Drones and bots are here--with growing pains
The good news is that the more retailers invest in delivery, the more their e-commerce revenue grows. For businesses who’ve made supply chain a top priority, it’s huge validation.
Amazon has taught us there's no need to wait for my next two-pack of ravioli cutter stamps. If you can’t get them to me in under two hours, I know someone else who can. It’s 2019, and customers want what they want, when they want it.
According to a recent report, the global last-mile market is now expected to hit $55.2 billion by 2025, up from $30.2 billion today – and it’s no wonder. Amazon’s deep investments in delivery continue to fuel a surge in e-commerce; meanwhile, customer expectations and the entire supply chain have been completely upended.
So where does that leave us in the race to the doorstep? Companies are throwing cash at everything, from drones to self-driving robots to crowdsourcing. Who’s got the best chance of success? How can each one lower costs, increase speed and mitigate risks? Can they disrupt the industry without being, well… disruptive?
Drones entered the mainstream about five years ago as a cool photography gadget. Thanks to falling prices, they’re a hot item on every kid’s Christmas list this year, but they’ve also generated a lot of buzz about their potential application to logistics.
In rural areas, drones have huge promise for parcel delivery. They’re already supplementing human workers in large warehouses – flying to far-flung corners to pick goods on high-up shelves. And they’re working out in the freight yard, too, helping to track and manage trucks, trailers and containers.
Companies like UPS, Amazon, Google and even Domino's Pizza are experimenting with drones in the last mile. One popular model uses a carrier van on the highway as a hub for an armada of drones that fly out of the back to deliver small parcels to nearby homes. It’s an impressive, futuristic version of hub and spoke. Can it work? At what cost?
Just like commercial aviation and the automobile, drones have major hurdles to navigate, especially when we think about how they’ll work at scale. We’ll need major regulatory oversight to address safety, noise and privacy concerns. We’ll need to build control towers, write better algorithms, improve GPS, and figure out what to do about weather. But these challenges will likely all be worked out, given enough in time and investment.
What about autonomous cars and robots? Are they more viable in the near term?
McKinsey predicts autonomous vehicles could slash last-mile delivery costs in urban areas by as much as 40%. And companies from FedEx to Bosch have made bets on sidewalk delivery bots, deploying prototypes in San Francisco office parks, where they’re tightly controlled. Long-term, the potential is clear, and companies with the deep pockets to make early bets could save a lot of money in the long run.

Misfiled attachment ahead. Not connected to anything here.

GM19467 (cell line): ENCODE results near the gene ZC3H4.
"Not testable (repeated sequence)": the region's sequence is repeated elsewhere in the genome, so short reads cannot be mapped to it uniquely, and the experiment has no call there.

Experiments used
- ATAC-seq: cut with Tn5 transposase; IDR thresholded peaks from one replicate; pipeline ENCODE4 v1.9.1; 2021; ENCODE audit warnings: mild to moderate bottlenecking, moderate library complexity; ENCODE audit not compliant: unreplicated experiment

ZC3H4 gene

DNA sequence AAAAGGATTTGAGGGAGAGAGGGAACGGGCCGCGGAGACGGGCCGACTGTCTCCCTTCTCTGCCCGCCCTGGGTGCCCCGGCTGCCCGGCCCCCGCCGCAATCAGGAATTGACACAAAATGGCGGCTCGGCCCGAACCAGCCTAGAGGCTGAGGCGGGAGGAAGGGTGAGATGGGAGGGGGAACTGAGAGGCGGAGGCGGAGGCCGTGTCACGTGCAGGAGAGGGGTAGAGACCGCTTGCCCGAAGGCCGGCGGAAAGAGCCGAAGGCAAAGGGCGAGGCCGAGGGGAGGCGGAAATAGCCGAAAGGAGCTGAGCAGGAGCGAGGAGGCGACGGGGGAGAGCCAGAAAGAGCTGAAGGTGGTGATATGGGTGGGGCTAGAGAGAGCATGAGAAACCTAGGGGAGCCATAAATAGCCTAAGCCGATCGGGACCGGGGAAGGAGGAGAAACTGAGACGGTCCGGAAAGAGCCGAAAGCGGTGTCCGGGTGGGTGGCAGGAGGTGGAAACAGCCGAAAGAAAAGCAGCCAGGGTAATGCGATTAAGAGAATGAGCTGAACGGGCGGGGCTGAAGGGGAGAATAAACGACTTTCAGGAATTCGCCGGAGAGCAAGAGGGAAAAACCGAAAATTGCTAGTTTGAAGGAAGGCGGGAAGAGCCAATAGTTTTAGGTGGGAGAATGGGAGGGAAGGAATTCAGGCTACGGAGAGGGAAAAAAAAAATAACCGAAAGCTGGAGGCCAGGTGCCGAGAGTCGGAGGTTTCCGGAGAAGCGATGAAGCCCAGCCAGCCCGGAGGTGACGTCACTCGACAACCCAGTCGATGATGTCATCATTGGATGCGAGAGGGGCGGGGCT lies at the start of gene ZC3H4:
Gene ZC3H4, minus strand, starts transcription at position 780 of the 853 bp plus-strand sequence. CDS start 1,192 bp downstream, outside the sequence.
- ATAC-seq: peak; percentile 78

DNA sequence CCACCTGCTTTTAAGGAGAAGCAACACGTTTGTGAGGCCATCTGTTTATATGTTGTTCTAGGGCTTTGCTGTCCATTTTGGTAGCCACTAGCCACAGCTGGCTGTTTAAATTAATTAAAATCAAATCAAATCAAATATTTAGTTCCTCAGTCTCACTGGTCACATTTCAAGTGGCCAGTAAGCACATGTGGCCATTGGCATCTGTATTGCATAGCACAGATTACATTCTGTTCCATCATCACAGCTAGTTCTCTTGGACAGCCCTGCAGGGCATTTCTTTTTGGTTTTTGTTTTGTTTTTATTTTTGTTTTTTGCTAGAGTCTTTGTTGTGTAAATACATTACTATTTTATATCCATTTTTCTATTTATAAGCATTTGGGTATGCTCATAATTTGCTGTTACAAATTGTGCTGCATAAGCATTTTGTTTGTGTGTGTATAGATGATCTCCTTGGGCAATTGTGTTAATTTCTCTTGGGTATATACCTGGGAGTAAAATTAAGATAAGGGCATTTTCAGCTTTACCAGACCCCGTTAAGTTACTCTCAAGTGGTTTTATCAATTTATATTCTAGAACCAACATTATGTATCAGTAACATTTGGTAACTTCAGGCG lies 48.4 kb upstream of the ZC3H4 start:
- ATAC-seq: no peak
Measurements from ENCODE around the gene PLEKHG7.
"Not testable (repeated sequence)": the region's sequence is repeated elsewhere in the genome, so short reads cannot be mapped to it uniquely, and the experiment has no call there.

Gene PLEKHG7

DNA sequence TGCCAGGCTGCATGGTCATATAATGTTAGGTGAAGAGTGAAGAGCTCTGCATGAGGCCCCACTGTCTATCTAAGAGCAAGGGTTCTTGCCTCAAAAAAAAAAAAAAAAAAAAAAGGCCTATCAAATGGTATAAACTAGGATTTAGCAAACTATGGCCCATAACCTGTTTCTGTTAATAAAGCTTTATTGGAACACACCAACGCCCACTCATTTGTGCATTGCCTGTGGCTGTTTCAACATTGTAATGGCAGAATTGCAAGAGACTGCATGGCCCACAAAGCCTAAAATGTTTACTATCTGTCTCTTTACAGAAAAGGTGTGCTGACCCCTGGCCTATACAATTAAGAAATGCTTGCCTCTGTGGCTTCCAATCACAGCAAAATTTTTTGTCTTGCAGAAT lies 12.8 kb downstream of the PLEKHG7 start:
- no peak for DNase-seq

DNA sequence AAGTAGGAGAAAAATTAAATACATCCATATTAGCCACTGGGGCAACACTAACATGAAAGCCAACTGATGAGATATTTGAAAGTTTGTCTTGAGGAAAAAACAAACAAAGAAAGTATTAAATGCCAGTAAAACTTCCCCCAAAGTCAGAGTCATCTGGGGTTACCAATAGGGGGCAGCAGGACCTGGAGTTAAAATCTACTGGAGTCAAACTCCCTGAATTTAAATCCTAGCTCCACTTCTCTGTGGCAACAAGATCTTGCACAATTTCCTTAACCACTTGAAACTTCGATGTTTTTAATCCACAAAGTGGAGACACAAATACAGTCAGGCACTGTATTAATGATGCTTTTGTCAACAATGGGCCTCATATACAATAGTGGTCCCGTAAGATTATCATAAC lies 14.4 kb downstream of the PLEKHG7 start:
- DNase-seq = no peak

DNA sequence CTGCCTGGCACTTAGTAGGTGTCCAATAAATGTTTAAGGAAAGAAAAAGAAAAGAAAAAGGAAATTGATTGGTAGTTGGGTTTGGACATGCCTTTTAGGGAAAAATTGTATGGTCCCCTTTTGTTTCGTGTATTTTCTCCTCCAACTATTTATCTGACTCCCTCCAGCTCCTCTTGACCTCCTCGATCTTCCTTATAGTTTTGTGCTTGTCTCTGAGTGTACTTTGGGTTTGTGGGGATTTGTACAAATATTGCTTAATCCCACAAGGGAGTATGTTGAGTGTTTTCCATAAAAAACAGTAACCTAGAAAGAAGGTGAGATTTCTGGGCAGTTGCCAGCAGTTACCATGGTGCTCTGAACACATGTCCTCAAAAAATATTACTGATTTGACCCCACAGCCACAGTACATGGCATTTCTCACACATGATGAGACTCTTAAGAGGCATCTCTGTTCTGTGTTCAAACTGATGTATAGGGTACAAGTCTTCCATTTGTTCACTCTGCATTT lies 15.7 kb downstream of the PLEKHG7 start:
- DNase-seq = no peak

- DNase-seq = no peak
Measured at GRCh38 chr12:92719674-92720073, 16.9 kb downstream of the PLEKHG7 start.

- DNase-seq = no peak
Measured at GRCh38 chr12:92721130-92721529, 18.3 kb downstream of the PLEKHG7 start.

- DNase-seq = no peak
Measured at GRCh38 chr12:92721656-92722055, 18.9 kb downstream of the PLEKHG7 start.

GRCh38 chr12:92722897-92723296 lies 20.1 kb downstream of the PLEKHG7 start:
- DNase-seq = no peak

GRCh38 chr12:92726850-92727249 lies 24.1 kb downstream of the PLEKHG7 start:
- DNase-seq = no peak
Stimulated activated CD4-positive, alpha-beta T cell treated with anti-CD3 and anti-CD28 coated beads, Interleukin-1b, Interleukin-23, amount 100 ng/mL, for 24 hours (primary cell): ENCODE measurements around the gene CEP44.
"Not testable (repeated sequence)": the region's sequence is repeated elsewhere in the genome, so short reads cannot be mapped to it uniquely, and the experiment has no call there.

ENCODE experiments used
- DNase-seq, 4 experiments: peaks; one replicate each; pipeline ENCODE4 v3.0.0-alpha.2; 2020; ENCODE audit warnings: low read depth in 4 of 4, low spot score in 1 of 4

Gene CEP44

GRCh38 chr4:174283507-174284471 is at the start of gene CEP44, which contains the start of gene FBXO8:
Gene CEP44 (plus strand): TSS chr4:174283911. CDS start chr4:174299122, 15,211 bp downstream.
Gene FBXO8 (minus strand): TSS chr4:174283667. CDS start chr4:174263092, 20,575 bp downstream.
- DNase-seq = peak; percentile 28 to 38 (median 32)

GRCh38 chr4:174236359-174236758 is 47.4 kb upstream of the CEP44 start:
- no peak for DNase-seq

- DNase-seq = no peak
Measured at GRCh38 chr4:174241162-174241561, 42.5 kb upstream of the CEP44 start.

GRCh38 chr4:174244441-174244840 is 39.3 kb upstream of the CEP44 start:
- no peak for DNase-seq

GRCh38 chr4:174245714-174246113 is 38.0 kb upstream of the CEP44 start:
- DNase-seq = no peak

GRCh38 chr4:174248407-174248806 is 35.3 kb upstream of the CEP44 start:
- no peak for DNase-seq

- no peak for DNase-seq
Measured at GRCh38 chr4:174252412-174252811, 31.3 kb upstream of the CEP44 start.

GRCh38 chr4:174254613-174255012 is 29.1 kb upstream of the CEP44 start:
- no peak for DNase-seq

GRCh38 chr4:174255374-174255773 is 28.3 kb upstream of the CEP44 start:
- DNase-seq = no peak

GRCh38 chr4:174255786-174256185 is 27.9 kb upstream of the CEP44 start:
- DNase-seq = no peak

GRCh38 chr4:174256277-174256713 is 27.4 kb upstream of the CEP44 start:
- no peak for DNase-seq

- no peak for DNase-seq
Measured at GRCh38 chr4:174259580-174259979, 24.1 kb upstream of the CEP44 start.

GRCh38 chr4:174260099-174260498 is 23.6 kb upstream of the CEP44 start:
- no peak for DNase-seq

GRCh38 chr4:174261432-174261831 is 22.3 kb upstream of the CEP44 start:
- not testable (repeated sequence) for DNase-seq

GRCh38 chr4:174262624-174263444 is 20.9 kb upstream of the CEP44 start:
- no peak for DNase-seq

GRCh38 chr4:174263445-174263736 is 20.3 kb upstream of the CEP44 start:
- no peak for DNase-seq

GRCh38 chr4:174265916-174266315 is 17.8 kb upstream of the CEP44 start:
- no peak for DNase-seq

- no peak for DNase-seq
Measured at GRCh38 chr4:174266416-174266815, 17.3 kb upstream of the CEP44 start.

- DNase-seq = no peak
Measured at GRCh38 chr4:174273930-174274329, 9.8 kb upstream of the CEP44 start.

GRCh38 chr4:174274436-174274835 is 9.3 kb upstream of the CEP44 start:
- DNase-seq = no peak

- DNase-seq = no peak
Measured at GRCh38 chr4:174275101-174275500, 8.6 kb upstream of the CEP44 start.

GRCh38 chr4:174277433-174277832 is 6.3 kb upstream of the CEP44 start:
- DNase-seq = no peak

Both autonomous cars and bots cost thousands of dollars per unit to manufacture, though, and depend heavily on human supervision and maintenance. When it comes to flexibility and scalability, is a sidewalk droid really that different from a truck? Both are rigid, asset-heavy systems that require a big capex investment upfront with even higher maintenance and upgrade costs over time.
Think of it this way: earlier this year, actor and comedian Tracy Morgan from Saturday Night Live and 30 Rock bought himself a sweet new supercar: a Bugatti. He forked out a cool $2 million for it. But later that day, he was sideswiped by a driver in a Honda CR-V. It was just a minor fender-bender, but it turns out fixing a scratch on a Bugatti costs more than the entire value of the car that hit him – somewhere to the tune of $32,000.
The truth is, even if I had the cash to buy a Bugatti, I could never afford to maintain it. Will a fleet of delivery droids be the same?
Whether it’s drones or robots or some other yet-to-emerge autonomous technology, asset-heavy logistics strategies will always suffer from the same Achilles heel: whether it’s changing wiper blades or switching from lithium batteries to solar – hardware is expensive. And if a new hardware solution can’t solve for the demands of flexibility in the last mile, there will still be a need for something that can.
This doesn’t even take into account all the regulatory hurdles, infrastructure dependencies and real-world obstacles from bikes to baby strollers, pranksters to potholes, larcenists to labor unions.
But what folks aren’t talking about, and what I find most interesting, is the inherent limitations that come with any fixed-asset system.
Drones and robots may well be efficient, and hopefully one day safer. But what happens when a last-minute order comes in and the customer needs delivery now? How do you adjust a pre-planned droid route at the last minute – when the droid has already left the store?